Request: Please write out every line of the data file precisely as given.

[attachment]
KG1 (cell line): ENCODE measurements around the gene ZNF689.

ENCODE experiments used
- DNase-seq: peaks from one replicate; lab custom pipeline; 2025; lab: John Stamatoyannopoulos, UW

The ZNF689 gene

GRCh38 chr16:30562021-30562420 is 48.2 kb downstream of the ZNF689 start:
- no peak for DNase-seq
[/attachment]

KG1 (cell line): ENCODE measurements around the gene ZNF689.

ENCODE experiments used
- DNase-seq: peaks from one replicate; lab custom pipeline; 2025; lab: John Stamatoyannopoulos, UW

The ZNF689 gene

GRCh38 chr16:30562021-30562420 is 48.2 kb downstream of the ZNF689 start:
- no peak for DNase-seq